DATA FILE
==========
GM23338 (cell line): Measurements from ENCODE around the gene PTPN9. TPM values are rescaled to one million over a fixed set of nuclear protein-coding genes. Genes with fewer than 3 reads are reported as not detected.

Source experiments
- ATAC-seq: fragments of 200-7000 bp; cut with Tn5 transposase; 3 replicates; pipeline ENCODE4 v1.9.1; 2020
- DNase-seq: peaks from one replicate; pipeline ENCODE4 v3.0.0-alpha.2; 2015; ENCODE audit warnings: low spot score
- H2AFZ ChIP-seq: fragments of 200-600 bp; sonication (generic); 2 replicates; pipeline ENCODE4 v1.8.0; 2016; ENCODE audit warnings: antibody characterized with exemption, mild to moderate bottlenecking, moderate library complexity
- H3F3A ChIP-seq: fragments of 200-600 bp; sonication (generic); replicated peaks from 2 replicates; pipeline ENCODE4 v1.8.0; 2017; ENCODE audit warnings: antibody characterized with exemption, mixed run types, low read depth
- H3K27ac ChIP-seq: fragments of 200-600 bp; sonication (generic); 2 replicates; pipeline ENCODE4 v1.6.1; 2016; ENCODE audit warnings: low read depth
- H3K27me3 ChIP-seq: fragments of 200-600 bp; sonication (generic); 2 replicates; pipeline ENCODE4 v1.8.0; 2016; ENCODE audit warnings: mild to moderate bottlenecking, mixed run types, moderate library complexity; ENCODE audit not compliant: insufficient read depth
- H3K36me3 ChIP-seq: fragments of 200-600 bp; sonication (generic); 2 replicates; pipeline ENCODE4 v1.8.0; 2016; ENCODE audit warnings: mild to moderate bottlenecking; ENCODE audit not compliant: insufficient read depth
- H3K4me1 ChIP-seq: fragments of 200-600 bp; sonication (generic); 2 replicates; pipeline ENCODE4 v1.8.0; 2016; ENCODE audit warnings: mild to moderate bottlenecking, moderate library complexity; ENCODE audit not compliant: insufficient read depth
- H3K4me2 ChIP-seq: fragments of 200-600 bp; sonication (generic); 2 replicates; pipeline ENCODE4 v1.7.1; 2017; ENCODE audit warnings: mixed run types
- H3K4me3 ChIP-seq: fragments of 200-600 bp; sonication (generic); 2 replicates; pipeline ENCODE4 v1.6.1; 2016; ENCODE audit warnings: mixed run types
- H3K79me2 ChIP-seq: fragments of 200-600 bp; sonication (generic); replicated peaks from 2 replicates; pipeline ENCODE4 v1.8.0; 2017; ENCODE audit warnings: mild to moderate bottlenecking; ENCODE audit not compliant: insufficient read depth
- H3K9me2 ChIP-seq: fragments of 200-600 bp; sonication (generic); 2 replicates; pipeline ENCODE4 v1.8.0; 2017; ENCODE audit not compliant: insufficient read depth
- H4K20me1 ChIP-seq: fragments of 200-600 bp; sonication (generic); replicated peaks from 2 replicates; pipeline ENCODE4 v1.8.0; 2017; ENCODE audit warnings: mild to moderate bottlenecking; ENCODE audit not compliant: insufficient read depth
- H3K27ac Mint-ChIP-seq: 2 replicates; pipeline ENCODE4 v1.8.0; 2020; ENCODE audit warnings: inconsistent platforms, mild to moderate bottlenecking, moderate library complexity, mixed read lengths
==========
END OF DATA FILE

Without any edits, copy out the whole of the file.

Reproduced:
GM23338 (cell line): Measurements from ENCODE around the gene PTPN9. TPM values are rescaled to one million over a fixed set of nuclear protein-coding genes. Genes with fewer than 3 reads are reported as not detected.

Source experiments
- ATAC-seq: fragments of 200-7000 bp; cut with Tn5 transposase; 3 replicates; pipeline ENCODE4 v1.9.1; 2020
- DNase-seq: peaks from one replicate; pipeline ENCODE4 v3.0.0-alpha.2; 2015; ENCODE audit warnings: low spot score
- H2AFZ ChIP-seq: fragments of 200-600 bp; sonication (generic); 2 replicates; pipeline ENCODE4 v1.8.0; 2016; ENCODE audit warnings: antibody characterized with exemption, mild to moderate bottlenecking, moderate library complexity
- H3F3A ChIP-seq: fragments of 200-600 bp; sonication (generic); replicated peaks from 2 replicates; pipeline ENCODE4 v1.8.0; 2017; ENCODE audit warnings: antibody characterized with exemption, mixed run types, low read depth
- H3K27ac ChIP-seq: fragments of 200-600 bp; sonication (generic); 2 replicates; pipeline ENCODE4 v1.6.1; 2016; ENCODE audit warnings: low read depth
- H3K27me3 ChIP-seq: fragments of 200-600 bp; sonication (generic); 2 replicates; pipeline ENCODE4 v1.8.0; 2016; ENCODE audit warnings: mild to moderate bottlenecking, mixed run types, moderate library complexity; ENCODE audit not compliant: insufficient read depth
- H3K36me3 ChIP-seq: fragments of 200-600 bp; sonication (generic); 2 replicates; pipeline ENCODE4 v1.8.0; 2016; ENCODE audit warnings: mild to moderate bottlenecking; ENCODE audit not compliant: insufficient read depth
- H3K4me1 ChIP-seq: fragments of 200-600 bp; sonication (generic); 2 replicates; pipeline ENCODE4 v1.8.0; 2016; ENCODE audit warnings: mild to moderate bottlenecking, moderate library complexity; ENCODE audit not compliant: insufficient read depth
- H3K4me2 ChIP-seq: fragments of 200-600 bp; sonication (generic); 2 replicates; pipeline ENCODE4 v1.7.1; 2017; ENCODE audit warnings: mixed run types
- H3K4me3 ChIP-seq: fragments of 200-600 bp; sonication (generic); 2 replicates; pipeline ENCODE4 v1.6.1; 2016; ENCODE audit warnings: mixed run types
- H3K79me2 ChIP-seq: fragments of 200-600 bp; sonication (generic); replicated peaks from 2 replicates; pipeline ENCODE4 v1.8.0; 2017; ENCODE audit warnings: mild to moderate bottlenecking; ENCODE audit not compliant: insufficient read depth
- H3K9me2 ChIP-seq: fragments of 200-600 bp; sonication (generic); 2 replicates; pipeline ENCODE4 v1.8.0; 2017; ENCODE audit not compliant: insufficient read depth
- H4K20me1 ChIP-seq: fragments of 200-600 bp; sonication (generic); replicated peaks from 2 replicates; pipeline ENCODE4 v1.8.0; 2017; ENCODE audit warnings: mild to moderate bottlenecking; ENCODE audit not compliant: insufficient read depth
- H3K27ac Mint-ChIP-seq: 2 replicates; pipeline ENCODE4 v1.8.0; 2020; ENCODE audit warnings: inconsistent platforms, mild to moderate bottlenecking, moderate library complexity, mixed read lengths